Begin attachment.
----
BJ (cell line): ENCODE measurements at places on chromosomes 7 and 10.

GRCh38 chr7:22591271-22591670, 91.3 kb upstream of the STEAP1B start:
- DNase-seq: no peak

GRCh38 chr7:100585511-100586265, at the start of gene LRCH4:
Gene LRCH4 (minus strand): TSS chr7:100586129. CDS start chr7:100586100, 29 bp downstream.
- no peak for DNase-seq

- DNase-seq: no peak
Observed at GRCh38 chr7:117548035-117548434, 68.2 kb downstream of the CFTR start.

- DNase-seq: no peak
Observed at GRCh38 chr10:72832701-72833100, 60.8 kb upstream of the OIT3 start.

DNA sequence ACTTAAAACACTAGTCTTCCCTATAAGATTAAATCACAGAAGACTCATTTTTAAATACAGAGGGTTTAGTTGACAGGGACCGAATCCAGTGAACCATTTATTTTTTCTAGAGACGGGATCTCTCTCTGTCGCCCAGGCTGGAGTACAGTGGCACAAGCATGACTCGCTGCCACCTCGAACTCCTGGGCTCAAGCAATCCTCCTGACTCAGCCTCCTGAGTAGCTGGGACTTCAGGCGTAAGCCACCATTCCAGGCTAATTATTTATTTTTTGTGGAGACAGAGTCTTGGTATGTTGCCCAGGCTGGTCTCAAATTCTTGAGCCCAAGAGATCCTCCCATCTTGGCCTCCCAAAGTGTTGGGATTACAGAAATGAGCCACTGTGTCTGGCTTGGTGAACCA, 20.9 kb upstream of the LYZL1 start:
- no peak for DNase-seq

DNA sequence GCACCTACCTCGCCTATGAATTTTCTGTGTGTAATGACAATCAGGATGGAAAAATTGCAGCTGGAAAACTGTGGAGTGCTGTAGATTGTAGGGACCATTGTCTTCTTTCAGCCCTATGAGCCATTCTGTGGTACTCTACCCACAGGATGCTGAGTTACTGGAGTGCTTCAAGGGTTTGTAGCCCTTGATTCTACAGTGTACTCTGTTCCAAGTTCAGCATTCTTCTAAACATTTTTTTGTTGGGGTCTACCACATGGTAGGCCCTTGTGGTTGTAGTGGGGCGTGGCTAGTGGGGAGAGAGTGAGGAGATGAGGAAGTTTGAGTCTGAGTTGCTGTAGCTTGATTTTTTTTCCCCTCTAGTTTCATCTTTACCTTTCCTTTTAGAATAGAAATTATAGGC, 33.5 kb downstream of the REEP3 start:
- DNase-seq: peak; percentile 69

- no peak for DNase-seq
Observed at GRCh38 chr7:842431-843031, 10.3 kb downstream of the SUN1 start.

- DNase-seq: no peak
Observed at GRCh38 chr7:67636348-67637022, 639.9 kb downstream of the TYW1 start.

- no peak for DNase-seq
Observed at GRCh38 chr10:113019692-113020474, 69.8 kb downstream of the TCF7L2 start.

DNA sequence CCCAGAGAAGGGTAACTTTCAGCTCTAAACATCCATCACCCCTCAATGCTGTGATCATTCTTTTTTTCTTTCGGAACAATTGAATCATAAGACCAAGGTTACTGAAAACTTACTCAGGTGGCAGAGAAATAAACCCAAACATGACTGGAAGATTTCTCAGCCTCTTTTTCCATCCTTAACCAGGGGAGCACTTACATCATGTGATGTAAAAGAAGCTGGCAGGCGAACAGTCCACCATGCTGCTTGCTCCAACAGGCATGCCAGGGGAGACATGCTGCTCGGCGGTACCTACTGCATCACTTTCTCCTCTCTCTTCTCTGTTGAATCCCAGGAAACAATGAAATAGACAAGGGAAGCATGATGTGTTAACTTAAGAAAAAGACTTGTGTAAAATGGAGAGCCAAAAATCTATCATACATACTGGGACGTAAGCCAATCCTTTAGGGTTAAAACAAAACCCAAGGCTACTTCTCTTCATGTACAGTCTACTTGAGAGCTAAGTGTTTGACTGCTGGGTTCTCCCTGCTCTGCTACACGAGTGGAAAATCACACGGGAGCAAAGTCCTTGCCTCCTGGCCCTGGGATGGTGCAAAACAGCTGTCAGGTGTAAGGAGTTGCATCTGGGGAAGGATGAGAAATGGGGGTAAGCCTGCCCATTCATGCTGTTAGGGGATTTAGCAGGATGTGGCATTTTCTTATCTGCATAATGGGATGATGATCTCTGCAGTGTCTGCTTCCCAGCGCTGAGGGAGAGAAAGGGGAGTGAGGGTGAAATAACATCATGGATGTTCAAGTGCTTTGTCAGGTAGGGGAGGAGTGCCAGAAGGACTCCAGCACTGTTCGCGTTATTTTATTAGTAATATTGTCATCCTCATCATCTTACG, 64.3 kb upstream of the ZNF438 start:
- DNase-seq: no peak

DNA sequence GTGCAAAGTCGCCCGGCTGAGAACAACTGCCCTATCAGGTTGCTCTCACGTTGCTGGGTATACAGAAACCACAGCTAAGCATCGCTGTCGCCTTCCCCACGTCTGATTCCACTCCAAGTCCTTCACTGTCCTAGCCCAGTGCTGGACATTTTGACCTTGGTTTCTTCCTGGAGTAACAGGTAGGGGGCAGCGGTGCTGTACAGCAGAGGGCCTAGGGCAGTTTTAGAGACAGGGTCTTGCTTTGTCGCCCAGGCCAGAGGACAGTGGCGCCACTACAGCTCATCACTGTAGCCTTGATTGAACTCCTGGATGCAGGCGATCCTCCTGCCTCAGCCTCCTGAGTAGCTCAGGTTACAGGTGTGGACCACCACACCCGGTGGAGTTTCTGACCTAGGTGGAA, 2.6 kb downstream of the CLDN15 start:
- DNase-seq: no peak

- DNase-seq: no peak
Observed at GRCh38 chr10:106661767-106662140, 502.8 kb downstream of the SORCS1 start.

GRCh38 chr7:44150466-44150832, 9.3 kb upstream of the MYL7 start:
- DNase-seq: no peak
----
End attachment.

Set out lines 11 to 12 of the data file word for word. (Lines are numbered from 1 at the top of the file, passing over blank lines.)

DNA sequence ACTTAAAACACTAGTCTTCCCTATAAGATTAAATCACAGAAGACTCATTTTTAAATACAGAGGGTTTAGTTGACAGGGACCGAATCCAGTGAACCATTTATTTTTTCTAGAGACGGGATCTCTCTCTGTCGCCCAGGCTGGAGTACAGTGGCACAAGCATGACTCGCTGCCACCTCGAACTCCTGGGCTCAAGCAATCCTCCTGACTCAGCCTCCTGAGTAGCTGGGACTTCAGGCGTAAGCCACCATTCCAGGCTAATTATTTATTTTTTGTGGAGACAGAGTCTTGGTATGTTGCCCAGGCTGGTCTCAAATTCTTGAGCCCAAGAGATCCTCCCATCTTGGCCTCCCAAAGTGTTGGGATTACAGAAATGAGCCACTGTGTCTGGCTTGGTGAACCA, 20.9 kb upstream of the LYZL1 start:
- no peak for DNase-seq